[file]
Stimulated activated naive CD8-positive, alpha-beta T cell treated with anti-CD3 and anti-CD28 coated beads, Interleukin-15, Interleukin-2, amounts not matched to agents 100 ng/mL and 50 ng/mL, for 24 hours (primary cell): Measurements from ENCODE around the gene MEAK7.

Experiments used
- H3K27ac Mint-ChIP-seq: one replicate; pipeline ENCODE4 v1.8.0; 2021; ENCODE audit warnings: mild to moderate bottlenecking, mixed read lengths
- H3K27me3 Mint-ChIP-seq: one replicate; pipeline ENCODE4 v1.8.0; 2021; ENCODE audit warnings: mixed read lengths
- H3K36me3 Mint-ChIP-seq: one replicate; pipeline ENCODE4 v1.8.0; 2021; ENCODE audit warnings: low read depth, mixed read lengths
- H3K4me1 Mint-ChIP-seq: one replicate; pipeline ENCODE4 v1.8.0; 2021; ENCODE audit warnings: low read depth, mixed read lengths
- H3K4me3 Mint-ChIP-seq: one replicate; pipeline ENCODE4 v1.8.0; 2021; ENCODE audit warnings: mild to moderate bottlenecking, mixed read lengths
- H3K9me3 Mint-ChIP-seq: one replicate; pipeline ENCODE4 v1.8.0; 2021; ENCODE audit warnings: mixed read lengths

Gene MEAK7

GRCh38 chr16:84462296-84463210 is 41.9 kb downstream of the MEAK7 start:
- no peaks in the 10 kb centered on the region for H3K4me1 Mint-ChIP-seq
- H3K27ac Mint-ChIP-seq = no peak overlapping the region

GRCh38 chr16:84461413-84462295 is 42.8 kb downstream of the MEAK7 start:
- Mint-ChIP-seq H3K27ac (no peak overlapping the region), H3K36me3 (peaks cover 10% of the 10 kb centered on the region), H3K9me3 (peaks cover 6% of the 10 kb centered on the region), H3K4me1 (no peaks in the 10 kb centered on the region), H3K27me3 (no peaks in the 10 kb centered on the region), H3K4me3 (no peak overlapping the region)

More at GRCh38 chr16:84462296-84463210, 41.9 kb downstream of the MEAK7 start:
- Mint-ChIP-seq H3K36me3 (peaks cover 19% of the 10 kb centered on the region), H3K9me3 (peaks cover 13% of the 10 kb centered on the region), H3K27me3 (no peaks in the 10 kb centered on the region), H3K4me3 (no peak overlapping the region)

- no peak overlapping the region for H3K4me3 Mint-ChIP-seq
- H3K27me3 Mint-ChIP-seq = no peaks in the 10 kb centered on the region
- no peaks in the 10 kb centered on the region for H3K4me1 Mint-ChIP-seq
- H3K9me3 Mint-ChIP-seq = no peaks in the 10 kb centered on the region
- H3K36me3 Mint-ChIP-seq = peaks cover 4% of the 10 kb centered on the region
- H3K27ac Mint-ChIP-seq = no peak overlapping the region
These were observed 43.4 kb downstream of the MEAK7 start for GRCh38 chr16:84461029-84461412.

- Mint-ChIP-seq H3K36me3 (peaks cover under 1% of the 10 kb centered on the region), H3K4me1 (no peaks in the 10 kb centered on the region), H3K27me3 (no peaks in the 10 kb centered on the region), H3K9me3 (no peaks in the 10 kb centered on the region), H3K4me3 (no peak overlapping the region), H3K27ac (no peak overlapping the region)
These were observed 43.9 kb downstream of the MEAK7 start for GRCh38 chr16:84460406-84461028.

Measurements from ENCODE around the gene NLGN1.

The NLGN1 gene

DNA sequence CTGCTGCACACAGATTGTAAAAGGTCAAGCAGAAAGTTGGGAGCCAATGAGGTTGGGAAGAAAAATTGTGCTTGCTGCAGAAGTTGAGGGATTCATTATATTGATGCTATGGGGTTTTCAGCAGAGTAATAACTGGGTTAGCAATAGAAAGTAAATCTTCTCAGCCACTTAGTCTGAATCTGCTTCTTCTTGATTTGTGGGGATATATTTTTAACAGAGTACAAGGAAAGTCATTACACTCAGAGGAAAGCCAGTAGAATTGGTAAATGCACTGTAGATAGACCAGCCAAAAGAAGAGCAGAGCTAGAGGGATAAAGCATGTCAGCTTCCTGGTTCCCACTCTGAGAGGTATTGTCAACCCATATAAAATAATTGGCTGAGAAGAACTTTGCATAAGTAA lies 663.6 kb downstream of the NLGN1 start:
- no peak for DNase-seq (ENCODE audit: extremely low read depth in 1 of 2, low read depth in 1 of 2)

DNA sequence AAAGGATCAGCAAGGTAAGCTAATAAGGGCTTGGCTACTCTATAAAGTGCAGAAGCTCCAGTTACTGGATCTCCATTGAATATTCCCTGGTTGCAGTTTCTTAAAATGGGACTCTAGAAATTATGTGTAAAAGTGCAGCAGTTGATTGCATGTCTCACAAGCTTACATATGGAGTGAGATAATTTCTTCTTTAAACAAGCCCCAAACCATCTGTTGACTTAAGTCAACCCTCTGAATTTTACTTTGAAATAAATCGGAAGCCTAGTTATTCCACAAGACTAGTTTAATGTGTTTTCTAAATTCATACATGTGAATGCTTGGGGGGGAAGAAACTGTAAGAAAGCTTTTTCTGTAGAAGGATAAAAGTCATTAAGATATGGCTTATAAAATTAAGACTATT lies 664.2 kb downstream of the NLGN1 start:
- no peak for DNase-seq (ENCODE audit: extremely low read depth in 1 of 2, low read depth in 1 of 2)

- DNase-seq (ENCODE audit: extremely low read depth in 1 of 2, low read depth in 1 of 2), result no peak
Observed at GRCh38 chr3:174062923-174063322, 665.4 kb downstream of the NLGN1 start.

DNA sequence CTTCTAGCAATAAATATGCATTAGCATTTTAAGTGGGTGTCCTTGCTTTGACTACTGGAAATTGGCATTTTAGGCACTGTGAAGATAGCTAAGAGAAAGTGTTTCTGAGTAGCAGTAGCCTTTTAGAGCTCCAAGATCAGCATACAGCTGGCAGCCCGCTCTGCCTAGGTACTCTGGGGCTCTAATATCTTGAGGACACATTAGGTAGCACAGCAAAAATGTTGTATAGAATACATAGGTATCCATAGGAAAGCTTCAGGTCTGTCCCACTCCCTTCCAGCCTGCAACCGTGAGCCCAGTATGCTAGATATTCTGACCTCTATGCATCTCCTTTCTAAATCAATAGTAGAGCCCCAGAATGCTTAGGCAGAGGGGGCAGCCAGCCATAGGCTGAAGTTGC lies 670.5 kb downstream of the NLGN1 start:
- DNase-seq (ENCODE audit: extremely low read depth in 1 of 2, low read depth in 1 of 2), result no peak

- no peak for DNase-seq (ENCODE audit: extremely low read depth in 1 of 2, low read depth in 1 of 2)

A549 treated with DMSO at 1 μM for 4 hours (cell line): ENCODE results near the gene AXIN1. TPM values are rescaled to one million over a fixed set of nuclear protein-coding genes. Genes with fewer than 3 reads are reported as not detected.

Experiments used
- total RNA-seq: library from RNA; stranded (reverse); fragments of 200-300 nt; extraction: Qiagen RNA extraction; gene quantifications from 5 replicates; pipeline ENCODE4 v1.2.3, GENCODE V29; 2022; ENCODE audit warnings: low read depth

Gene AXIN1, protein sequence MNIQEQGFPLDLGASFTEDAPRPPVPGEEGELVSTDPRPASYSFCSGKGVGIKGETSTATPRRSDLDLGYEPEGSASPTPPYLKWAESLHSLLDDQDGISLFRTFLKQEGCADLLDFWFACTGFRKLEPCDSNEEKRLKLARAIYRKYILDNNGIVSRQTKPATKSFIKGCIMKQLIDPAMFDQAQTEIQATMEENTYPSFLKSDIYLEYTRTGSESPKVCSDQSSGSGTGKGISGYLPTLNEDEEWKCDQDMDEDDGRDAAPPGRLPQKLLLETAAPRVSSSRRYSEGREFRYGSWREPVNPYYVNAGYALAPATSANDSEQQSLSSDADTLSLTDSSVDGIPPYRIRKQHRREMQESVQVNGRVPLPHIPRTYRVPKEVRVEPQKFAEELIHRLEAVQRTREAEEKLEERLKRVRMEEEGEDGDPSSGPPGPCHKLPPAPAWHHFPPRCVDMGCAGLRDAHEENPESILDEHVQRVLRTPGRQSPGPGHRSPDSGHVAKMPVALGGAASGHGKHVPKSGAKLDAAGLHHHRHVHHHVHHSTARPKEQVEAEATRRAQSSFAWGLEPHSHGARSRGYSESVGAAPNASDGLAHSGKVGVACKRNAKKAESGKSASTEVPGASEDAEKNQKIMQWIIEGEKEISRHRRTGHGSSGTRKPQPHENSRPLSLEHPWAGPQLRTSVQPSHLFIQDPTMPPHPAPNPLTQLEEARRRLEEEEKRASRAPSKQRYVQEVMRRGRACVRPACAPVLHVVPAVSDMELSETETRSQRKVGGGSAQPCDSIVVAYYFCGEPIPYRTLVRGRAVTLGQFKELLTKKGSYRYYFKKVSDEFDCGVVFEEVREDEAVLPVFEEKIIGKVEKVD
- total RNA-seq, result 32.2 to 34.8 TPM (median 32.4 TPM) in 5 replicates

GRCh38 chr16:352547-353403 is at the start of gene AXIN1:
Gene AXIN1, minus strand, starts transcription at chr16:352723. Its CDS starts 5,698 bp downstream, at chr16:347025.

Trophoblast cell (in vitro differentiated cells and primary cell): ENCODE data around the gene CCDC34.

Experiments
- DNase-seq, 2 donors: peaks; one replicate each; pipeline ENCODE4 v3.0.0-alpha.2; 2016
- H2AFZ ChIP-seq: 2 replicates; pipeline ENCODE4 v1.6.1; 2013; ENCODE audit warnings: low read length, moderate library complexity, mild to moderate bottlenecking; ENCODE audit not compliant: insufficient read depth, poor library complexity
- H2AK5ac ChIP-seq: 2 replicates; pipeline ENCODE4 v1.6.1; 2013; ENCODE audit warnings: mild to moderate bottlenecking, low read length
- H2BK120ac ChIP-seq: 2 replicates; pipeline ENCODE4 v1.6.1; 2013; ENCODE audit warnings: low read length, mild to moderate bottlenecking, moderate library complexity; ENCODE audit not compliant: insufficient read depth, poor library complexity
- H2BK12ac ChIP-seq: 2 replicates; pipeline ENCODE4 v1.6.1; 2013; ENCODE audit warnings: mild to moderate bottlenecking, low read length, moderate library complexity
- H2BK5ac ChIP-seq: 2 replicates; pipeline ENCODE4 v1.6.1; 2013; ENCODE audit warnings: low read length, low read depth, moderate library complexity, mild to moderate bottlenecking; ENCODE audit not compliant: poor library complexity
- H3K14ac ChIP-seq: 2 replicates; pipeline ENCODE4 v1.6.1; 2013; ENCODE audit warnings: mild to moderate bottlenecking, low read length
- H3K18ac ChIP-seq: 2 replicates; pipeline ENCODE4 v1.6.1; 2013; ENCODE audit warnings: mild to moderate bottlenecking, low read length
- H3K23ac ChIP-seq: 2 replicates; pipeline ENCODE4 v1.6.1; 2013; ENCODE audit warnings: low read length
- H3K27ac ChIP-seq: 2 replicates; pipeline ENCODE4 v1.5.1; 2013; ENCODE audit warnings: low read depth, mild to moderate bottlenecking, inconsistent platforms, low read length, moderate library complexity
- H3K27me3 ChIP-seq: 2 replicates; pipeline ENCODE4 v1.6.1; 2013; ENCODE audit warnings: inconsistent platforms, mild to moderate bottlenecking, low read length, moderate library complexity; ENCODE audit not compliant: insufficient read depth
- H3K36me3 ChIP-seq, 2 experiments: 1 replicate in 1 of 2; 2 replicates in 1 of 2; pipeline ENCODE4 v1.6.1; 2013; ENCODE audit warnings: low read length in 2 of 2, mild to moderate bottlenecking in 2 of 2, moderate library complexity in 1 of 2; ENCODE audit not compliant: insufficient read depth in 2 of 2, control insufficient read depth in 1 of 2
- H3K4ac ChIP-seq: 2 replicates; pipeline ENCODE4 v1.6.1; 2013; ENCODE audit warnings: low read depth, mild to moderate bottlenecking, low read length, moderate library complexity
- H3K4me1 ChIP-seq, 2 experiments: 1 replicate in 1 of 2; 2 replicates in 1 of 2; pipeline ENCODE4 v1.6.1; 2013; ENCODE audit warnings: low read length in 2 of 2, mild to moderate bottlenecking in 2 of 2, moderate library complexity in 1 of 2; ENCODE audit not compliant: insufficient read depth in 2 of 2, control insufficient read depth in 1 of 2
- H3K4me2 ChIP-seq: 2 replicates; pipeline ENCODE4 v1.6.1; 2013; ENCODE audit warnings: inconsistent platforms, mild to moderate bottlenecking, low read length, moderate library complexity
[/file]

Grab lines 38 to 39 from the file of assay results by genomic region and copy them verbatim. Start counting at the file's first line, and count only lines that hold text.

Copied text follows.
Experiments used
- total RNA-seq: library from RNA; stranded (reverse); fragments of 200-300 nt; extraction: Qiagen RNA extraction; gene quantifications from 5 replicates; pipeline ENCODE4 v1.2.3, GENCODE V29; 2022; ENCODE audit warnings: low read depth